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Made in Berlin©

a contemporary art exhibition in Russia

In 2009 my first foray into curating a big project was this exhibition which took place at the Kaliningrad State Gallery and the German-Russian House - a cultural centre for exchange between the two countries. The idea started small with an application for a solo exhibition and then through lobbying and a bit of luck grew into a showcase of work from eight artists based in Berlin whose art spans a wide spectrum of concepts, media, and aesthetic sensibilities. Artworks to fill 800 square meters of gallery space in the two institutions were transported through difficult international borders and customs authorities. Made in Berlin© - a curatorial concept that crystallised as exporting a cross-section of contemporary art production from the German capital, which as a city has an enormous amount of hype surrounding its international art scene and has become something of a brand for cutting edge creativity in its formerly abandoned buildings.

The participating artists themselves were a diverse bunch coming from various generations and countries around the globe, but all of whom are based in Berlin: Marcus Ahlers from a German family in the U.S.A. who showed sculptural installations based on the process of electrolysis as well as technical drawings using copper carbonate as pigment that was harvested from these same sculptures; Jürgen Grewe from Germany who showed large format figurative paintings steeped in pop culture; Midori Harata from Japan who lent two series of minimalist digital prints both poetic and melancholic; Jane Hughes from Ireland who exhibited views into crumbling abandoned spaces from around the world that consist of collages of scavenged materials, photographic transparencies, and projections; David Krepfle, an active Brooklyn artist originally from the prairies of Iowa whose candy coloured sculpted masks, constructed of wood and bicycle parts, evoke a catalogue of fears in broadcast media as well as the bright irony of late twentieth century mass production and consumption; Lutz Nessing who has worked in East Berlin since 1979 showed a large series of experimental works on paper inspired largely by Kazimir Malevich and were made in his massive traditional relief printing workshop; and Reynold Reynolds the art film-maker from Alaska via New York who provided the hauntingly intense two-channel video projection "Secret Life" about a young woman trapped in her apartment where time and her own thoughts and impulses become a swirling, living chaos that threatens her, this became the first part of the award winning "Secrets Trilogy" of video installations.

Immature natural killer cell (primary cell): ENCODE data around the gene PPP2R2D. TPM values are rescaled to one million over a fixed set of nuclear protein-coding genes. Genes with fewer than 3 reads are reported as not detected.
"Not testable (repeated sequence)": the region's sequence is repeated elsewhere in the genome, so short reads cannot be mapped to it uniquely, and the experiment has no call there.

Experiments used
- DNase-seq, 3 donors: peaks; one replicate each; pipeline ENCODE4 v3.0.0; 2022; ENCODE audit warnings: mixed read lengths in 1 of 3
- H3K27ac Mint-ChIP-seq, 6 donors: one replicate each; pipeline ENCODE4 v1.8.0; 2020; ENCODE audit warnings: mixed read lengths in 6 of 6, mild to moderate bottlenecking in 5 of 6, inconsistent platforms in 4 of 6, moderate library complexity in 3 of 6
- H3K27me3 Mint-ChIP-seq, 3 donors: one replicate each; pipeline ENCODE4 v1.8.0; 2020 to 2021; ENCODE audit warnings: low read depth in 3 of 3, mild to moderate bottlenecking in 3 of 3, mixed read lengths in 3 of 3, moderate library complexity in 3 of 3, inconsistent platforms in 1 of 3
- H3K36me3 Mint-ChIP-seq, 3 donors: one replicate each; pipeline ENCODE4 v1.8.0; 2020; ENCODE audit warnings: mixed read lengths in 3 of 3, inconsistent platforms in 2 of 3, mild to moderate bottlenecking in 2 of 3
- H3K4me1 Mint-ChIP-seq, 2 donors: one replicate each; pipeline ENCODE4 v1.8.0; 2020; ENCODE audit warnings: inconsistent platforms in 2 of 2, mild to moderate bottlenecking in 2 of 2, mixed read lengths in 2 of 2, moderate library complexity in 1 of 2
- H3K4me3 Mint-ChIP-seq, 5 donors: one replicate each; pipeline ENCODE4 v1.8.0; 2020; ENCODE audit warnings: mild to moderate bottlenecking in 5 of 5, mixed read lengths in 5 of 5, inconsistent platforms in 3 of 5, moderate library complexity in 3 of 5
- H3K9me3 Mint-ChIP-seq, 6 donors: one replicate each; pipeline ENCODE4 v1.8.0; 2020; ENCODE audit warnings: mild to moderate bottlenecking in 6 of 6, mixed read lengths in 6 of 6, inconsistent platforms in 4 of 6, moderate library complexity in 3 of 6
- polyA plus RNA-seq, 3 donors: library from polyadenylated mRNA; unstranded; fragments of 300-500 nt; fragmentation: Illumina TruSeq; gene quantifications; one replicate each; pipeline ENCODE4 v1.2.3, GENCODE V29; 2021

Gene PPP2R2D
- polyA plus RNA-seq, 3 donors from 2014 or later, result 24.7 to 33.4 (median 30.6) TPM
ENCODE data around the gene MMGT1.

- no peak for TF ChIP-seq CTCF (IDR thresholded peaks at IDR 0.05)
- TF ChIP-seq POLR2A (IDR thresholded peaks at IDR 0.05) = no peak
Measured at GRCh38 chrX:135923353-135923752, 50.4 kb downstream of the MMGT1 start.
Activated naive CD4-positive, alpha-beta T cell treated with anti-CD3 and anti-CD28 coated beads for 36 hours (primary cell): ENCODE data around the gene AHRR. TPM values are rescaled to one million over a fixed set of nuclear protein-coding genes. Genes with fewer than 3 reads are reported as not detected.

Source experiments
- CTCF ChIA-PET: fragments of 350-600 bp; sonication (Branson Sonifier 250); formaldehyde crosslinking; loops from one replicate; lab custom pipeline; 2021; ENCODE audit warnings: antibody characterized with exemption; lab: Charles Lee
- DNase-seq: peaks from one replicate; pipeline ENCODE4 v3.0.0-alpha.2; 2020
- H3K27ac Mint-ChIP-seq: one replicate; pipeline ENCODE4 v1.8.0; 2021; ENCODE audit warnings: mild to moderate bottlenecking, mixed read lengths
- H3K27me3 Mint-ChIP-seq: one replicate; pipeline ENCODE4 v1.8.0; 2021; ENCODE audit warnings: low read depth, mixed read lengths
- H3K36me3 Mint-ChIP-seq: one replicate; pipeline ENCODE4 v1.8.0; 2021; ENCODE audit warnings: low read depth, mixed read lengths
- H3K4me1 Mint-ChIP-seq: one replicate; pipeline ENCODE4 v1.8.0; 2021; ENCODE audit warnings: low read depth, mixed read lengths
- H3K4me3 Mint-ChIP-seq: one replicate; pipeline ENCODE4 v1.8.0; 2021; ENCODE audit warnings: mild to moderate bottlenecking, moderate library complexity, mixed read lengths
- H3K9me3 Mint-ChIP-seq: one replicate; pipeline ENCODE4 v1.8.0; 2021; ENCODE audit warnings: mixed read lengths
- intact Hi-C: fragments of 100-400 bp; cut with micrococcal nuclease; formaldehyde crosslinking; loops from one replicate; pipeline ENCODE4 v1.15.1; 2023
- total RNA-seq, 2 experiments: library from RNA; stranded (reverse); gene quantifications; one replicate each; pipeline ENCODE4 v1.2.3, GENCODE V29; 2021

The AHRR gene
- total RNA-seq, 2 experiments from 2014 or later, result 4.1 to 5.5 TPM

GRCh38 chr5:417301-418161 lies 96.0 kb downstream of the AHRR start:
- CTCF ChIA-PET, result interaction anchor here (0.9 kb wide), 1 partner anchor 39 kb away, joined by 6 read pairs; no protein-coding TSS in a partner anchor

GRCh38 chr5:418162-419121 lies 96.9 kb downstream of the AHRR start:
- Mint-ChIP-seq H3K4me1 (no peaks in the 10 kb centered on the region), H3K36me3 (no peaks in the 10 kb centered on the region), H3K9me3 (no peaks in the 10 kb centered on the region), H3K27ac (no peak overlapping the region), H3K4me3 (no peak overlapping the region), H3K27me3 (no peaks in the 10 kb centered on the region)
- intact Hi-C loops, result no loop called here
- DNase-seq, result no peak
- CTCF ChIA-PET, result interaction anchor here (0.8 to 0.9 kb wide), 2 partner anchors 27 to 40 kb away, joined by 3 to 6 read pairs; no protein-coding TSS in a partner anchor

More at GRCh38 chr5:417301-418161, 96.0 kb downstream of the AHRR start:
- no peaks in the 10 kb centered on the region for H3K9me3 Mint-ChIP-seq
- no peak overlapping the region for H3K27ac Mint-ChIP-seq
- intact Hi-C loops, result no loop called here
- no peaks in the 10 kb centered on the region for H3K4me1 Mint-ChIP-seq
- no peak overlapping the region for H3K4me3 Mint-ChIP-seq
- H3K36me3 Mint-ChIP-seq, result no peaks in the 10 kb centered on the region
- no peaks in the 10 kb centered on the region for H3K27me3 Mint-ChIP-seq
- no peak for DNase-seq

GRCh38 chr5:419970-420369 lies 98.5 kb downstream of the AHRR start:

The exhibition exceeded all expectations for what in reality was a do it yourself project with very little budget and executed by only four people - two in Germany and two in Russia. On opening night speeches were given by the German Consulate, Russian cultural ministers, and professors that head studies of contemporary art. There were professional translators, press conferences, and catering spreads sponsored by the German Embassy and the host institutions. The dates were fortunate and coincided with the Long Night of the Museum which happens only once a year, all the art institutions in the city are open thoughout the night and have special events and shuttle services to draw visitors.

In total approximately 3000 people saw the Made in Berlin© art exhibition.












Kaliningradsky Pravda


Strana Kaliningrad


Kaskad News - A report from the regional news broadcast, filmed during installation of the exhibition.

A follow up news broadcast about the opening, featuring the director of the Kaliningrad Region Ministry of Culture.

Russia 1- a nationally broadcast state-owned television network.



This project definitely had an impact judging from the politicians and bureaucrats associating themeselves with the exhibition, speeches, press conferences and media resonance, as well as the visitor numbers that overwhelmed all projections. The German-Russian house commented that they had never had so many people for one of their art events. Additionally the participating artists and organizers that managed to attend were able to form lasting contact with high energy Russian artists and administrators from organisations such as the National Centre for Contemporary Arts that we hope to collaborate with in the future.

Comments in the press and from museum visitors were a mixture of curiosity and disclaimers that the concepts of contemporary art are difficult to understand. With the typical reading of art history ending with Impressionist paintings, it was great to see the look on peoples faces when confronted near the entrance with a plexi-glass sculptural installation filled with water and copper residue and green grass and electrical cables sprouting out of it. Our excellent exhibition assistant and translator Vera used this moment of confusion as a starting point to give an explanatory tour.

In the guest book of the exhibition at the State Gallery, after the Long Night of the Museum, was a purposely provocative comment that read,
"Thanks to the curator Jason Benedict, now I know what Hitler meant when he decried Degenerate Art."

For the win.